What are your reasons for leaving your job? An age-old interview question that never gets easier to answer. While you may have many reasons for leaving your job—some are best kept confidential. So, how do you answer this question while sparing a hiring manager (and yourself) the uncomfortable details?
Here are valid reasons for leaving a job, tips for discussing your reasons for leaving a job, and why a hiring manager may ask you this in the first place. After all, does it matter?
Why do hiring managers ask your reasons for leaving a job?
Hiring managers aren’t asking interview questions to stump you—they do however want to get to know you. By asking you your reasons for leaving a job, they can understand what you value in an employer, situations you may find undesirable—and how you handle them as a professional. How you answer this question could determine if the hiring manager sees you as a good fit and value add for the role and company.
How to answer, ‘Why are you looking to leave your job’?
When answering this common interview question about why you’re looking to leave your current job, it’s important to prepare your thoughts in advance. Maybe you’ve stopped learning and growing, or you have a bad manager—whatever the reasons, remember to:
- Be honest. Honesty is important in any interview—and when answering why you’re looking to leave a job, it should be no different. While you don’t need to share every detail, you should be clear and honest about your reasoning.
- Be professional. When talking about a job you’re looking to leave, do what you can to avoid speaking negatively about your current employer. Keep the conversation neutral and remain tactful when discussing your reasons for leaving your job.
- Be succinct but thoughtful. Don’t harp on what you can’t change. You’re taking steps to improve your work situation—so be sure to add some important and thoughtful details about why you’re looking to leave, but you don’t need to carry on.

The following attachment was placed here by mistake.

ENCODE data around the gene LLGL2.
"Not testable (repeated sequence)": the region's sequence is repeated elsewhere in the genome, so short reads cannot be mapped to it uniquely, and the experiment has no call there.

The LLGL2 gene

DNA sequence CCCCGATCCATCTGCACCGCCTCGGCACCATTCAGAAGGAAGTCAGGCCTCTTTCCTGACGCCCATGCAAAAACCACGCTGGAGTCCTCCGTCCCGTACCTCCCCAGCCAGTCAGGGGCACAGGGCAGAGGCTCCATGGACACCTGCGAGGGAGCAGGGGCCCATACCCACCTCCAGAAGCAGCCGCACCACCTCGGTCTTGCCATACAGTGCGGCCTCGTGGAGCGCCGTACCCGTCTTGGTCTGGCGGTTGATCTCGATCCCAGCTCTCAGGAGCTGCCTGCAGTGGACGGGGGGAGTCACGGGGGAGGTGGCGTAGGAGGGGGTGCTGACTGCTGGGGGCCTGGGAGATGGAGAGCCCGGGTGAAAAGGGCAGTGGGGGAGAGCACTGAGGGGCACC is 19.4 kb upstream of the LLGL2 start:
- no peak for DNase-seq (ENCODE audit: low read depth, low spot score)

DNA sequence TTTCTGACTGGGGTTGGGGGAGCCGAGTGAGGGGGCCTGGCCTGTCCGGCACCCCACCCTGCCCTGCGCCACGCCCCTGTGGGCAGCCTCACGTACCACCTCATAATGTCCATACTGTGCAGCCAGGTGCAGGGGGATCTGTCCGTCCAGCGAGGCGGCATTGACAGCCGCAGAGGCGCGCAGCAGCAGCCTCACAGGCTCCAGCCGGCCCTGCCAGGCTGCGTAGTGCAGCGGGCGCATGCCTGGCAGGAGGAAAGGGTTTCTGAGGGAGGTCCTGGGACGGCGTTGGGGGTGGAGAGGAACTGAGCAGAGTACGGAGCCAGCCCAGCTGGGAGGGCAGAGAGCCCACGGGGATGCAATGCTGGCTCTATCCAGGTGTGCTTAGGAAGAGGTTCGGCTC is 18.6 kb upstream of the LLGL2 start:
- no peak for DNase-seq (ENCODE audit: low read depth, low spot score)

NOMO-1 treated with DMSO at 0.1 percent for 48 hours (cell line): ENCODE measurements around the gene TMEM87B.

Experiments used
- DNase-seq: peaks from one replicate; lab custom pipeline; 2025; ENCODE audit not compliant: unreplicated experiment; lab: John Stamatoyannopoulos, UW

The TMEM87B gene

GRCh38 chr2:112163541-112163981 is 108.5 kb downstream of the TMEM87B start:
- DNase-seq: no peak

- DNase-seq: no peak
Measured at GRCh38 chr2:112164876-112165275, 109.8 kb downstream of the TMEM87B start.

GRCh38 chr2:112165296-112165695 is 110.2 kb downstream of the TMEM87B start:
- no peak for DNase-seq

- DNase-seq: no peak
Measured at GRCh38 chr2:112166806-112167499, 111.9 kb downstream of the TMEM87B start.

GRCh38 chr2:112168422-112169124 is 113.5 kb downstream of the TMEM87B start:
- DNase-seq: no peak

- Look ahead. Instead of focusing on the current job you’re looking to leave, be sure to wrap up your points by highlighting why you’re excited for the job you’re interviewing for. It will show the hiring manager you’ve done your research and you will end the conversation on a positive note.
Top reasons for leaving a job
1. Reason for leaving a job: You’re looking for learning and development opportunities
For people who value growth, a stagnant career path can be a real driver for a job change. If you’re looking for career development opportunities—a hiring manager will be glad to hear it! Share with them what kinds of opportunities interest you and what skills you’d love to build upon.
Example answer: I’ve been at my current job for some time and don’t feel there is any room for growth. I’m really interested in working on XYZ and developing my skills further. I’m ready for the next step in my career and believe this new role will be what I am looking for.
2. Reason for leaving a job: You’re unmotivated at work
Change is a good thing! If you’re bored at your current job and want to switch things up—that’s a valid reason for looking elsewhere. Before telling your potential employer you’re uninspired at work, consider focusing on what it is that motivates you to perform well.